Boeing earned $1.36 billion in its third quarter, an 18 percent increase from the same period last year, driven by strong demand for commercial jets and a faster rate of production.
The aerospace and defense company reported profit of $1.86 per share, and $2.14 per share when adjusted for non-recurring costs. This is far ahead of what most analysts had forecast.
Revenue for the period was $23.78 billion, higher than what most analysts expected (of $23.04 billion), according to Zacks.
This is all driven by the fact that there has been a record number of jets being bought by airlines – partly because of attractive financing options and an increasing number of global fliers.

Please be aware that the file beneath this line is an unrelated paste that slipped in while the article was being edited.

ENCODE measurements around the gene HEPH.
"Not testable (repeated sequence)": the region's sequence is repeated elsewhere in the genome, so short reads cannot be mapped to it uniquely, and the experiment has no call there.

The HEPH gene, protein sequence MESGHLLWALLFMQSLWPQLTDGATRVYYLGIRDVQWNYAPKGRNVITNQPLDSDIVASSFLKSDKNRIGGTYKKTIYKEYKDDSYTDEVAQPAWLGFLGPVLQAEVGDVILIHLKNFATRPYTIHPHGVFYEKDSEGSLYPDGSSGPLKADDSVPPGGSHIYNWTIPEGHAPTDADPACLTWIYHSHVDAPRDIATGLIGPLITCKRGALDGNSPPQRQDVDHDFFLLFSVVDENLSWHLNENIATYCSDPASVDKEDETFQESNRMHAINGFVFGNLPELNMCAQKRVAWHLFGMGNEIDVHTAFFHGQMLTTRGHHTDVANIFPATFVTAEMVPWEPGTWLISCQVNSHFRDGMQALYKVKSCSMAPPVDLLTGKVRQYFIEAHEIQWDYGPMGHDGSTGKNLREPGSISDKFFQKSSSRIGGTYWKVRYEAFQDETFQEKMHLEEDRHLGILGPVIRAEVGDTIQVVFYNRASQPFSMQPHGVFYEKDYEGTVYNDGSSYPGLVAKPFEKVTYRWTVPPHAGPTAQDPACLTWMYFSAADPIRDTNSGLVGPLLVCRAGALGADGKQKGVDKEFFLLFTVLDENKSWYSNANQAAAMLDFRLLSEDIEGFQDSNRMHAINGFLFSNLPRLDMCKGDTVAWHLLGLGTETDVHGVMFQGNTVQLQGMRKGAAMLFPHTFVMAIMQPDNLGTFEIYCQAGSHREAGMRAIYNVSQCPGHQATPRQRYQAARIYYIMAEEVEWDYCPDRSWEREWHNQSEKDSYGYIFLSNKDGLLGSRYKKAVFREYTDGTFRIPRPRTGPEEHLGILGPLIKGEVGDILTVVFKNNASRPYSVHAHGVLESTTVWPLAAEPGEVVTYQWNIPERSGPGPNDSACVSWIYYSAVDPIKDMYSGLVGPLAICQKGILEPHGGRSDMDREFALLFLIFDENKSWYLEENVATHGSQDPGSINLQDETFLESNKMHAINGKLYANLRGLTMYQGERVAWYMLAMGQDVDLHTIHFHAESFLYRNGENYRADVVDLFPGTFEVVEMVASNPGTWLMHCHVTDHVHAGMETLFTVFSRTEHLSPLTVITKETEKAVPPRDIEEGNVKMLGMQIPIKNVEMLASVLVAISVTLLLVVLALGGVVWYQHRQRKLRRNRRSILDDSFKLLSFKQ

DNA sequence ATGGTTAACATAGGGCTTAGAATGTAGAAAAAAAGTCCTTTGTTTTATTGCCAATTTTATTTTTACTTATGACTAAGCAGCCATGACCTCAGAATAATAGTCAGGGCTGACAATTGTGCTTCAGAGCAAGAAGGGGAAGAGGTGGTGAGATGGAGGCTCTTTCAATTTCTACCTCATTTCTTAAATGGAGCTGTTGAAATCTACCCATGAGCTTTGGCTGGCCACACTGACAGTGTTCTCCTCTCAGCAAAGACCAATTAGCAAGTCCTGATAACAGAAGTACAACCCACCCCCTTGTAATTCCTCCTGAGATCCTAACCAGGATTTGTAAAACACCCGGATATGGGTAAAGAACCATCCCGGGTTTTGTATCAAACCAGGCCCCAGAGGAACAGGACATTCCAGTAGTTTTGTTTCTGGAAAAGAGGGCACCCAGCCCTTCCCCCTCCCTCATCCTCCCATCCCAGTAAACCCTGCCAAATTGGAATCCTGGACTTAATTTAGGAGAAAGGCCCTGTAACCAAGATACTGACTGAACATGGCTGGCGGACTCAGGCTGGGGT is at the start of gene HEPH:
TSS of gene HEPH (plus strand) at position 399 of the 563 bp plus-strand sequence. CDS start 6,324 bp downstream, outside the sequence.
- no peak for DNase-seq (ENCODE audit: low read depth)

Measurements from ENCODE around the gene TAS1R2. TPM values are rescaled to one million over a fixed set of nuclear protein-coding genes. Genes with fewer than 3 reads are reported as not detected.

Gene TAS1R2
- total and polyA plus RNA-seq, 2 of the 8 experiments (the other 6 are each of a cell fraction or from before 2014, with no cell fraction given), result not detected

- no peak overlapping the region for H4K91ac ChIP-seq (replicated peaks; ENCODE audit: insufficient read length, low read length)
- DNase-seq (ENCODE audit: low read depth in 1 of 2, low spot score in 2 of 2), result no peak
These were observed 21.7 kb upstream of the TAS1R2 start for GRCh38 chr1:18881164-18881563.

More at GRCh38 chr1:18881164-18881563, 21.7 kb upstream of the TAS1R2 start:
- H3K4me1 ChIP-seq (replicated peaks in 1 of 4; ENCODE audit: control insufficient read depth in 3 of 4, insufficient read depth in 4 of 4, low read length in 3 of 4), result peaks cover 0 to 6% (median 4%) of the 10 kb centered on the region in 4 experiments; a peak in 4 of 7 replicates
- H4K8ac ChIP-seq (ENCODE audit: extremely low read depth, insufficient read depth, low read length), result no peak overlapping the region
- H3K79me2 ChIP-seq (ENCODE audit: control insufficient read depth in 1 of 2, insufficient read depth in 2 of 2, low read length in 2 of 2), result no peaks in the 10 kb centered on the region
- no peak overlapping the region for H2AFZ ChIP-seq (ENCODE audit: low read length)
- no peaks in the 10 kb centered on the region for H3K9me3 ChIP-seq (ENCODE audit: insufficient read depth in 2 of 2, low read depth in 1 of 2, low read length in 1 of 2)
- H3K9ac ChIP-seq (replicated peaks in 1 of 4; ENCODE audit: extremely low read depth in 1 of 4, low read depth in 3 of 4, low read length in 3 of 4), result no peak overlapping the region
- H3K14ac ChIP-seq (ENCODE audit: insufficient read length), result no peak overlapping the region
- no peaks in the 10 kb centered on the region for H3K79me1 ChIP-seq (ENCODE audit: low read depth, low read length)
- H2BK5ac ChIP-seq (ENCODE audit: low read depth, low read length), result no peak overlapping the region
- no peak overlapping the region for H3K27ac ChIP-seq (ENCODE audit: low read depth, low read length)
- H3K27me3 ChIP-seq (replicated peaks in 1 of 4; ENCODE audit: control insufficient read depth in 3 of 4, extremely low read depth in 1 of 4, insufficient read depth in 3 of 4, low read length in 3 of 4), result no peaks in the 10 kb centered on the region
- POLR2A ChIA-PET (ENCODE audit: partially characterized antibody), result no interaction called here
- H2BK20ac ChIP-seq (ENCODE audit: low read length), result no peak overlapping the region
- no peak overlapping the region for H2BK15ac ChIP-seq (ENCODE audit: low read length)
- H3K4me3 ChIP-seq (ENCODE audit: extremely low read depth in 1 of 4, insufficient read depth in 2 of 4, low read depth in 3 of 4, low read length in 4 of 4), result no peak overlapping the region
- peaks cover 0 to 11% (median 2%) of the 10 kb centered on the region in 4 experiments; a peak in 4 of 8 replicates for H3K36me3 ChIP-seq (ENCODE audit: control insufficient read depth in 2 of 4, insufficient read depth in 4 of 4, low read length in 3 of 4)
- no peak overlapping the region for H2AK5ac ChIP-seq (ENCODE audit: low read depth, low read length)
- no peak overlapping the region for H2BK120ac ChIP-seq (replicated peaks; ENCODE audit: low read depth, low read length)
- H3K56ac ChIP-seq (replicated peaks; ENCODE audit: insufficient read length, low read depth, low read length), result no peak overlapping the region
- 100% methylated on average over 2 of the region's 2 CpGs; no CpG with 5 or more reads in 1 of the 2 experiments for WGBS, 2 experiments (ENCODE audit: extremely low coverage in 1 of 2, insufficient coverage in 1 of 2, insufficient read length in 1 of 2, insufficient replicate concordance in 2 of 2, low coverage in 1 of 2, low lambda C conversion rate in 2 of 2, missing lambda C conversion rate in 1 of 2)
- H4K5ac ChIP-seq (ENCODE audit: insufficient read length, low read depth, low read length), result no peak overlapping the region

In the recent quarter, Boeing recorded 501 plane orders, increasing its backlog to more than 5,500 airplanes – valued at approximately $430 billion. Boeing is also increasing its pace of production in an effort to improve cash flow. It delivered 186 commercial jets in the quarter, compared to 170 the year before.
In total 528 new planes have rolled off Boeing assembly lines this year alone, which is significantly higher than the 476 rolled off in the first nine months of last year. The increase is mainly thanks to its 737 aircraft and the 787 Dreamliner.
Despite commercial jet revenue increasing, revenue from its military arm fell by 1.7 percent, down to $7.91 billion. Less government satellite launches also affected its space systems revenue.
Boeing increased its outlook for full year core earnings per share by 20 cents to between $8.10 to $8.30 per share. It forecasts revenue to be between $87.5 billion and $90.5 billion.